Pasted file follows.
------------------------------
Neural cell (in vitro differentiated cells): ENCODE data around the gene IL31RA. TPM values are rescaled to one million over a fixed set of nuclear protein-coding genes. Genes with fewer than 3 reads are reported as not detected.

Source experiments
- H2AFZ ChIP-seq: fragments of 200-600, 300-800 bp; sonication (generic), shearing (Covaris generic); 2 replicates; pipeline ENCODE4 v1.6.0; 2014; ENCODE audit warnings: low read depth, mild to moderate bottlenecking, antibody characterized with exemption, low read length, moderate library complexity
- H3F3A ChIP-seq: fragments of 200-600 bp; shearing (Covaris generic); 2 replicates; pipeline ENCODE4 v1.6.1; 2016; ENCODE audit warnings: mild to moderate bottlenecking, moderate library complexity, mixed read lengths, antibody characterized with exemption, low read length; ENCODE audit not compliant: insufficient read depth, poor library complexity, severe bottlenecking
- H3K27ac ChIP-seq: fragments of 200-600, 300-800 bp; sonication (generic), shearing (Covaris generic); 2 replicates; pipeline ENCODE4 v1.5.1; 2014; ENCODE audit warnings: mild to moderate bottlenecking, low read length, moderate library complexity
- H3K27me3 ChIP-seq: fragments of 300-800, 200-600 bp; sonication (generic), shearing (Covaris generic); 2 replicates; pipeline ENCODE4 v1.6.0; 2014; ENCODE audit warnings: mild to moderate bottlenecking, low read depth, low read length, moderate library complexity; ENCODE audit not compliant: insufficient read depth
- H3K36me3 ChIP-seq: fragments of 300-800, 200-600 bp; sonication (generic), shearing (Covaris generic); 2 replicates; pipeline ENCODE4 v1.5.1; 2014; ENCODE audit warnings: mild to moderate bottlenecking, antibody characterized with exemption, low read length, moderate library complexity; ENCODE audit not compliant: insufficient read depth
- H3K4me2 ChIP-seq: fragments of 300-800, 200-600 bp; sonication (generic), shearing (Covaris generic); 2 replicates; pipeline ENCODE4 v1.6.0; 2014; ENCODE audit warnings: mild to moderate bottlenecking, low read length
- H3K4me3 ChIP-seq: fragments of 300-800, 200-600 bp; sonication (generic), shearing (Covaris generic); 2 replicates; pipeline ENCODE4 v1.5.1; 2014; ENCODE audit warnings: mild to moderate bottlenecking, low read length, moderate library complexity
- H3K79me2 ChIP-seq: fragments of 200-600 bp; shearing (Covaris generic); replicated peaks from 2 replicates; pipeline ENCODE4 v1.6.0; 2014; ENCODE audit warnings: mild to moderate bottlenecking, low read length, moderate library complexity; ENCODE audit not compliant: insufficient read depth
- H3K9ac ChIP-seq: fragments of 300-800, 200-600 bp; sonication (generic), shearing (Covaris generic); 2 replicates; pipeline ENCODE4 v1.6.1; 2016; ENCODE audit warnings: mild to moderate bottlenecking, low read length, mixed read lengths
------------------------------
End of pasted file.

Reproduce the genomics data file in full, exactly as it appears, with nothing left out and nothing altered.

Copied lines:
Neural cell (in vitro differentiated cells): ENCODE data around the gene IL31RA. TPM values are rescaled to one million over a fixed set of nuclear protein-coding genes. Genes with fewer than 3 reads are reported as not detected.

Source experiments
- H2AFZ ChIP-seq: fragments of 200-600, 300-800 bp; sonication (generic), shearing (Covaris generic); 2 replicates; pipeline ENCODE4 v1.6.0; 2014; ENCODE audit warnings: low read depth, mild to moderate bottlenecking, antibody characterized with exemption, low read length, moderate library complexity
- H3F3A ChIP-seq: fragments of 200-600 bp; shearing (Covaris generic); 2 replicates; pipeline ENCODE4 v1.6.1; 2016; ENCODE audit warnings: mild to moderate bottlenecking, moderate library complexity, mixed read lengths, antibody characterized with exemption, low read length; ENCODE audit not compliant: insufficient read depth, poor library complexity, severe bottlenecking
- H3K27ac ChIP-seq: fragments of 200-600, 300-800 bp; sonication (generic), shearing (Covaris generic); 2 replicates; pipeline ENCODE4 v1.5.1; 2014; ENCODE audit warnings: mild to moderate bottlenecking, low read length, moderate library complexity
- H3K27me3 ChIP-seq: fragments of 300-800, 200-600 bp; sonication (generic), shearing (Covaris generic); 2 replicates; pipeline ENCODE4 v1.6.0; 2014; ENCODE audit warnings: mild to moderate bottlenecking, low read depth, low read length, moderate library complexity; ENCODE audit not compliant: insufficient read depth
- H3K36me3 ChIP-seq: fragments of 300-800, 200-600 bp; sonication (generic), shearing (Covaris generic); 2 replicates; pipeline ENCODE4 v1.5.1; 2014; ENCODE audit warnings: mild to moderate bottlenecking, antibody characterized with exemption, low read length, moderate library complexity; ENCODE audit not compliant: insufficient read depth
- H3K4me2 ChIP-seq: fragments of 300-800, 200-600 bp; sonication (generic), shearing (Covaris generic); 2 replicates; pipeline ENCODE4 v1.6.0; 2014; ENCODE audit warnings: mild to moderate bottlenecking, low read length
- H3K4me3 ChIP-seq: fragments of 300-800, 200-600 bp; sonication (generic), shearing (Covaris generic); 2 replicates; pipeline ENCODE4 v1.5.1; 2014; ENCODE audit warnings: mild to moderate bottlenecking, low read length, moderate library complexity
- H3K79me2 ChIP-seq: fragments of 200-600 bp; shearing (Covaris generic); replicated peaks from 2 replicates; pipeline ENCODE4 v1.6.0; 2014; ENCODE audit warnings: mild to moderate bottlenecking, low read length, moderate library complexity; ENCODE audit not compliant: insufficient read depth
- H3K9ac ChIP-seq: fragments of 300-800, 200-600 bp; sonication (generic), shearing (Covaris generic); 2 replicates; pipeline ENCODE4 v1.6.1; 2016; ENCODE audit warnings: mild to moderate bottlenecking, low read length, mixed read lengths